A donation is a thank-you, a recognition that although the internet is a free distribution method what was distributed "had value to me and I appreciate the effort that went into creating it."
"Asking for donations is still quite rare."
At the risk of stating the obvious a web site has two costs, the cost to create and maintain it and the cost to host it.
We all know that good, useful web sites take a lot of time and effort to create and we are accustomed to them being free.
So asking for donations is still quite rare on the internet, but it is becoming more common although it is still a tricky thing to do as it can get people's back up.
I try to explain the subject in this way; Cup of take-away coffee, £3, that's fine, magazine £5 an issue, that's fine, I've spent a hour on that web site £3, that's fine,
"Web sites are easy to create, I did one for my local club."
Simple web sites are indeed easy to create, however this calculator isn't really a web site, it is a serious bit of programming that just happens to have a browser as the front end.
it's not just the time spent coding the simulation or the web site to display it, it's the time spent on research, how many times have you looked at a web site and thought that's just cut and paste from another site?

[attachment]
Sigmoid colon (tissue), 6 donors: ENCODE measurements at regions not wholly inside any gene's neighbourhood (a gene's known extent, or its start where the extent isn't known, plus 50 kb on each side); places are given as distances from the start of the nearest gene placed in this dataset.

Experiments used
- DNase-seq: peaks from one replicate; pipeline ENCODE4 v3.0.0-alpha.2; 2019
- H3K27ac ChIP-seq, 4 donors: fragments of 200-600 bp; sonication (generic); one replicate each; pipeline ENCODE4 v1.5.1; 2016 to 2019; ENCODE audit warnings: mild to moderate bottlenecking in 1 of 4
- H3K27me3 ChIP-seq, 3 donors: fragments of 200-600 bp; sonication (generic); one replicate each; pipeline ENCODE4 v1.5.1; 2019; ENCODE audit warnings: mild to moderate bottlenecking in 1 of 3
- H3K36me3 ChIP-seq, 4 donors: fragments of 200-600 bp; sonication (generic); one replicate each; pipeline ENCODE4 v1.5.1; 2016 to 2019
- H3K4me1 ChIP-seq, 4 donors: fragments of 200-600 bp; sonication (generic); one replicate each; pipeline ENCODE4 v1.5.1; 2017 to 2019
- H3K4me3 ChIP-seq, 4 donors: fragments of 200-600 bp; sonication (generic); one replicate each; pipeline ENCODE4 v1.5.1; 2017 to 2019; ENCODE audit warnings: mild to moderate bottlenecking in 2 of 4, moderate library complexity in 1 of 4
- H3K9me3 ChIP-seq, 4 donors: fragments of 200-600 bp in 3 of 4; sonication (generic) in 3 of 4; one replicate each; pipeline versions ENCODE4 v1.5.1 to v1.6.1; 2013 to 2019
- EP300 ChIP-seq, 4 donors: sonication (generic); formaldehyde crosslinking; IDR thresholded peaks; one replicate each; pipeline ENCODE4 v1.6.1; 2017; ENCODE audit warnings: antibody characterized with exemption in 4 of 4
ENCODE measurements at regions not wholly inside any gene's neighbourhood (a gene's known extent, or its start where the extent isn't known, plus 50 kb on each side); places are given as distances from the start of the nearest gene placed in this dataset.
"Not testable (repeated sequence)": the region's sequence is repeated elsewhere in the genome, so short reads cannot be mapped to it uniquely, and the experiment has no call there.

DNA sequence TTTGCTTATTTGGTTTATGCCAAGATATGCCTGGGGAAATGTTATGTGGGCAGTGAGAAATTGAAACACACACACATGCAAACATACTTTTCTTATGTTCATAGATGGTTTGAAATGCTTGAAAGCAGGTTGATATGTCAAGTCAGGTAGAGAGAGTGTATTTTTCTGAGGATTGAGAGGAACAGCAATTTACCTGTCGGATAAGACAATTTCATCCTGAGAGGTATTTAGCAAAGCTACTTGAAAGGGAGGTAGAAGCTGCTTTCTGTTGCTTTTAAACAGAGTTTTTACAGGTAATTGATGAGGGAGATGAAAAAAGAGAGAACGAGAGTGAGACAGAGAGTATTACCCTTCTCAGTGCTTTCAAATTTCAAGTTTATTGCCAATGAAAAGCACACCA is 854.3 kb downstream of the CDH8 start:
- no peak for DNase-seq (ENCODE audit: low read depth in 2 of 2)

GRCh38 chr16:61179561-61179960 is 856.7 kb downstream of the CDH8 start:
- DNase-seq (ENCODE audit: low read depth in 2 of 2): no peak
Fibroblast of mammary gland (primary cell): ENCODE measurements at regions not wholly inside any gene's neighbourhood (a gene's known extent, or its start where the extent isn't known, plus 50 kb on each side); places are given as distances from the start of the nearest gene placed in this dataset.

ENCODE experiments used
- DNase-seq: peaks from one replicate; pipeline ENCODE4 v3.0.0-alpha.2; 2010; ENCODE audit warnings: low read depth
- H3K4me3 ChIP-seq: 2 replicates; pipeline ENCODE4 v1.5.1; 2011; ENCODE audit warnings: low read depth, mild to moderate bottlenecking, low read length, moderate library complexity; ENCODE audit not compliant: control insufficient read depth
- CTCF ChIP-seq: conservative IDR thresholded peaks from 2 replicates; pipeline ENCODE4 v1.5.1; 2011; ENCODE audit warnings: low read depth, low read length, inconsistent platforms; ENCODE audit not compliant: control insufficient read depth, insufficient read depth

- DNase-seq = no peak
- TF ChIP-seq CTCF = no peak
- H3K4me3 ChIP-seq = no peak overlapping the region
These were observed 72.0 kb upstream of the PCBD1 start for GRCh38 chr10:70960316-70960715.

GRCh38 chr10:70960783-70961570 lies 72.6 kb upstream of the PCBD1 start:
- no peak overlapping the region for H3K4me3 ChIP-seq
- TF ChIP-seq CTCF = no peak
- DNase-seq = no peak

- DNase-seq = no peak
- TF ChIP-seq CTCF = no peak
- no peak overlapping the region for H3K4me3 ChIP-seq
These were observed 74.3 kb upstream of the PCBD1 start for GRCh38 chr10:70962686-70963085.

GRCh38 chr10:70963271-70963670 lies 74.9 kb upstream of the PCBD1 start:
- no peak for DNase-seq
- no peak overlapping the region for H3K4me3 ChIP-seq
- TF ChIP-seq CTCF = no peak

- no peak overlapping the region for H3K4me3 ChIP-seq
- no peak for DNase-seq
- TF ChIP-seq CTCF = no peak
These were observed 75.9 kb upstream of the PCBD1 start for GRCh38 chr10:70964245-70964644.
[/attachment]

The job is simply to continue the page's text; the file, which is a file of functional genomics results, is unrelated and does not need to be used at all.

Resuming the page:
To put this into context I have roughly 160 hours invested into this project so far.
"I thought that hosting was almost free?"
If you have a simple site then it is possible to get hosting that is almost free.
For the hosting company to be able to offer such a low price they tend to allocate a lot of web sites to a smallish pool of resources and if your site takes up too many of those resources you are asked to move on to a more expensive plan.
Once you need to move on the price start to increase rapidly and it is very easy to be paying £600-£1,500 per year to host what seems like a simple site.
It is a combination of how complex the site is, what it does times the number of users, especially if you have a "Save My Simulation" type button (database demanding) or complex calculations (CPU demanding).
"Can't you just stick some adverts up?"
The trouble with advertising is that it gets in the way of the page layout, if you don't stick your adverts in the most annoying places on the page they won't be clicked on.
I am experimenting with well placed and carefully considered adverts along with links to other sites of mine, but the typical industry norms don't seem promising. For example one mail order bike dealer was offering a £10 commission on a £1,000 bike but only if the customer ordered within 30 days of clicking on the link and there is a delay period typically between 30 and 140 days before the commission is paid.
Added to which adverts can easily create the impression that the site was created to sell advertising rather than do whatever the site was set-up to do. After all many sites do exist solely to sell advertising.